Litoria iris (Tyler, 1962)
Taxonomic Notes: Following the Australian Society of Herpetology, AmphibiaWeb uses Litoria instead of Ranoidea or Dryopsophus (contrary to Dubois and Fretey 2016 and Duellman et al 2016).
Distribution and Habitat
Country distribution from AmphibiaWeb's database: Indonesia, Papua New Guinea
Abundantly found in roadside ditches and drainage ditches around airfields. Also can be found around shallow pools and swamps in forests. Population abundance possibly caused by increase in available habitat by construction of drainage ditches, around which short vegetation grows (Menzies 1993).
Life History, Abundance, Activity, and Special Behaviors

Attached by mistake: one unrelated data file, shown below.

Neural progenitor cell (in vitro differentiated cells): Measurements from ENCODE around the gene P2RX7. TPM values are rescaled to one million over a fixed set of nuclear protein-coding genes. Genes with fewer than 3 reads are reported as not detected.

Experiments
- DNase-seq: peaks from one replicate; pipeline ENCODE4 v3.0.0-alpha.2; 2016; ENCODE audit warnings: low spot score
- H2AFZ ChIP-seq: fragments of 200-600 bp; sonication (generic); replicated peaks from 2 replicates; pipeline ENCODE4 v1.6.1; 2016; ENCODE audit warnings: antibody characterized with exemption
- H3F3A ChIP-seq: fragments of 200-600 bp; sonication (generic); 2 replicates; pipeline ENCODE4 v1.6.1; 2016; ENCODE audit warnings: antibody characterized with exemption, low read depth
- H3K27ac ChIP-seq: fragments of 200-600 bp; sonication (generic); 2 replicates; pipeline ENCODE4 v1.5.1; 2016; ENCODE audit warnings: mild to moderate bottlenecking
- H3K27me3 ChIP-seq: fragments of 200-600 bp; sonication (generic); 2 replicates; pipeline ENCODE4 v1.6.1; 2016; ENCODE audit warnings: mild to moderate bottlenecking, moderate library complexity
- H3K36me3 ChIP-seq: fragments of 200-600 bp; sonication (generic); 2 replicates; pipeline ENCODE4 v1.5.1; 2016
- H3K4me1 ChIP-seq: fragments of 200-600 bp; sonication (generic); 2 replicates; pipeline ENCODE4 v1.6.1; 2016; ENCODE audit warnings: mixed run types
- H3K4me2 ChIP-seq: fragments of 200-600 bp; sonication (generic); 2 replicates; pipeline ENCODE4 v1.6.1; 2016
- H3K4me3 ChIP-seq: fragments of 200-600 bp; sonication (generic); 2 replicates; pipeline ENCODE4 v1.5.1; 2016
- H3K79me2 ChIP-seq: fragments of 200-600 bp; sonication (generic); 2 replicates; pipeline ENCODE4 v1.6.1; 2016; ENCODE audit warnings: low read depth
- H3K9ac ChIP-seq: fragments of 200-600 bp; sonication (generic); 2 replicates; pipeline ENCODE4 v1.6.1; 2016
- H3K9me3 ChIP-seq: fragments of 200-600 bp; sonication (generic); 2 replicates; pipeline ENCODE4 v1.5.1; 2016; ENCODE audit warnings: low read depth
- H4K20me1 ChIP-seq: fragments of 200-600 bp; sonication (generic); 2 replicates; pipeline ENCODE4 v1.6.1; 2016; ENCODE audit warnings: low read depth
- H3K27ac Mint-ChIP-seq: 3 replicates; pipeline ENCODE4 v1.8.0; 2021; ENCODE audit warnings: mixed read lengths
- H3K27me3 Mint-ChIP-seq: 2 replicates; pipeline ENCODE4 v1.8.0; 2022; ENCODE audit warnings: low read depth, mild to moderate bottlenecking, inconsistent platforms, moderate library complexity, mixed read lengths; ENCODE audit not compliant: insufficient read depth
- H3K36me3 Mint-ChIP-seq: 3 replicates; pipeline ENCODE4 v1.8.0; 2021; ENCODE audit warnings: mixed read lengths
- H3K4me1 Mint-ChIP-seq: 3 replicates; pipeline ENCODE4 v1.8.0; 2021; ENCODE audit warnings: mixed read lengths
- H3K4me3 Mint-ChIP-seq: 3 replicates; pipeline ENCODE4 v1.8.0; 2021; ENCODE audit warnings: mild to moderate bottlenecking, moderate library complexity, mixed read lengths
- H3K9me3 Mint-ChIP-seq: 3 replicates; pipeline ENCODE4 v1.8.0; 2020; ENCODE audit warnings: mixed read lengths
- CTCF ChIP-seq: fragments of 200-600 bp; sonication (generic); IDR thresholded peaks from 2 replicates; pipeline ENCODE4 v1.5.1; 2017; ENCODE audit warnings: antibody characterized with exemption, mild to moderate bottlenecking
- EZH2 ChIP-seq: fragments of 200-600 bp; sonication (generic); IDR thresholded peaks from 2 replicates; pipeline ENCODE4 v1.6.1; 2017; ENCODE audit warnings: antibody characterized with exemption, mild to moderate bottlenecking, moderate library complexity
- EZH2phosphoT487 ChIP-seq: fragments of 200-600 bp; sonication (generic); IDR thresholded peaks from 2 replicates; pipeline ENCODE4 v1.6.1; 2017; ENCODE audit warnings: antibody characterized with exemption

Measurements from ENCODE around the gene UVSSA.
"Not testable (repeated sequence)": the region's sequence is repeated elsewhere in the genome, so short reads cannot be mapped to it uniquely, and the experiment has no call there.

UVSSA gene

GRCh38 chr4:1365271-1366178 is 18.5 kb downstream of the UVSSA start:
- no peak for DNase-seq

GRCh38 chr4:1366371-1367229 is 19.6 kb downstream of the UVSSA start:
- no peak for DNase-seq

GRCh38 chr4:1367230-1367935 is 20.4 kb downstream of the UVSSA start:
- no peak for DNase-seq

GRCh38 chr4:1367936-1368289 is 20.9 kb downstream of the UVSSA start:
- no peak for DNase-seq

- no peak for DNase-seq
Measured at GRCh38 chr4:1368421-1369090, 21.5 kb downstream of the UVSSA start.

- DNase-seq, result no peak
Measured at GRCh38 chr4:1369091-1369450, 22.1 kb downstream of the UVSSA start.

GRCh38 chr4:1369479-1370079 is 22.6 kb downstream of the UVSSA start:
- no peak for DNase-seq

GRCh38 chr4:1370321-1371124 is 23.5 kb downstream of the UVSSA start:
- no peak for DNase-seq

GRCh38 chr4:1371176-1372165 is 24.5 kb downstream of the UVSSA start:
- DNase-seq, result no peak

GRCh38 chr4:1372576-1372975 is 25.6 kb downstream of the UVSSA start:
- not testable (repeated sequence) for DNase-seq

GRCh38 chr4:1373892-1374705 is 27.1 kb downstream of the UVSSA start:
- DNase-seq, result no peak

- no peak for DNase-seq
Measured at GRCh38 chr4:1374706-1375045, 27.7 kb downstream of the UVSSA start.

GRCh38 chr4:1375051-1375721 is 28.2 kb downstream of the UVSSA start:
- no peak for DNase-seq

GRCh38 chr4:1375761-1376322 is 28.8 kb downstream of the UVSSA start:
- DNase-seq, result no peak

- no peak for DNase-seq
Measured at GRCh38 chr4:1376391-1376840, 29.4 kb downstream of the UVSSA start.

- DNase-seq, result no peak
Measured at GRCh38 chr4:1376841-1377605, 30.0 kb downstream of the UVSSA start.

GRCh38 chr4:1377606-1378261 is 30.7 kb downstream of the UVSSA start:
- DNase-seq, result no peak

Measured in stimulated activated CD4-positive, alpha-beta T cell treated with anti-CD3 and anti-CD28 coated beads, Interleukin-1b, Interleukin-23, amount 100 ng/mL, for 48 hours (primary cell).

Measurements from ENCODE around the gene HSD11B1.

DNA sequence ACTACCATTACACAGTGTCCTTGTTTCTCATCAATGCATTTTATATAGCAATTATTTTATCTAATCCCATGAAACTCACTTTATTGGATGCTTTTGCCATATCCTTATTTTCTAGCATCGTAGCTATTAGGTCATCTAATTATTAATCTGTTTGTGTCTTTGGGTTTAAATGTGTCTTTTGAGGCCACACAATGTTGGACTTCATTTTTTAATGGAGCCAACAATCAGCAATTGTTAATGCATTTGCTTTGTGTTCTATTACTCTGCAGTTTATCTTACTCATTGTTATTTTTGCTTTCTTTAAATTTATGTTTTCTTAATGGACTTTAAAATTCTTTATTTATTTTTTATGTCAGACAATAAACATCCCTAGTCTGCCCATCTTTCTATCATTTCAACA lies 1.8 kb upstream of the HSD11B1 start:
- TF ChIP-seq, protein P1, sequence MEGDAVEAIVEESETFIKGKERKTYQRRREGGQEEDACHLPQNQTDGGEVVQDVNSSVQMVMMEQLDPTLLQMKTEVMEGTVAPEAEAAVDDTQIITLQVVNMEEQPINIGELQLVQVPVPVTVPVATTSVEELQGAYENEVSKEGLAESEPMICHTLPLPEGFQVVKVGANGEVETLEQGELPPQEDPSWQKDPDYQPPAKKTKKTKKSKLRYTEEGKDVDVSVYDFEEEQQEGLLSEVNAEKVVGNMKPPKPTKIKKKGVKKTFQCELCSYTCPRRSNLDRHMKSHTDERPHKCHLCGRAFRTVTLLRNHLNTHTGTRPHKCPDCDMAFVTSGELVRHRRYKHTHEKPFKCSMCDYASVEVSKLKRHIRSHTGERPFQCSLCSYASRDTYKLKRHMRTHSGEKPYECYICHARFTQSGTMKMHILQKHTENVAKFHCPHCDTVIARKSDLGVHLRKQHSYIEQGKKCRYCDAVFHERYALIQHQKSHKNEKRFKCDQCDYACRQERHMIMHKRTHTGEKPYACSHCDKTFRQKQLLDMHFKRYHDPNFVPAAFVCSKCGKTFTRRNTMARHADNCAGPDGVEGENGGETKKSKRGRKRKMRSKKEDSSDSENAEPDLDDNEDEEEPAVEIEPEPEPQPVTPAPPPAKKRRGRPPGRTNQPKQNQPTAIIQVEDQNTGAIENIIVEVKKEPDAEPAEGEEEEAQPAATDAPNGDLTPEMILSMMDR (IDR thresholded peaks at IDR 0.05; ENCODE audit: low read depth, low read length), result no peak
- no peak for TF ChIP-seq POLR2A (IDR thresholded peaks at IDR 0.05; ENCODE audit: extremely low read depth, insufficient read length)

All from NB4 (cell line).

Call: Consists of irregular, short series of 1-10 notes (usually less than 6); length of notes range from short clicks to long notes (0.03-0.55 s). Longer notes sound like a buzz with hardly any musical quality. Amplitude of notes generally rises and then cut off sharply. Most are concentrated around 1500-3000 Hz (Menzies 1993).
Menzies, J. I. (1975). Handbook of Common New Guinea Frogs. Wau Ecology Institute, Papua New Guinea.
Menzies, J. I. (1993). ''Systematics of Litoria iris (Anura: Hylidae) and its allies in New Guinea and a note on sexual dimorphism in the group.'' Australian Journal of Zoology, 41, 225-255.
Originally submitted by: Chih Wang (first posted 2003-05-13)
Edited by: Tate Tunstall (2003-05-14)
Species Account Citation: AmphibiaWeb 2003 Litoria iris <https://amphibiaweb.org/species/1258> University of California, Berkeley, CA, USA. Accessed Sep 30, 2022.
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Citation: AmphibiaWeb. 2022. <https://amphibiaweb.org> University of California, Berkeley, CA, USA. Accessed 30 Sep 2022.
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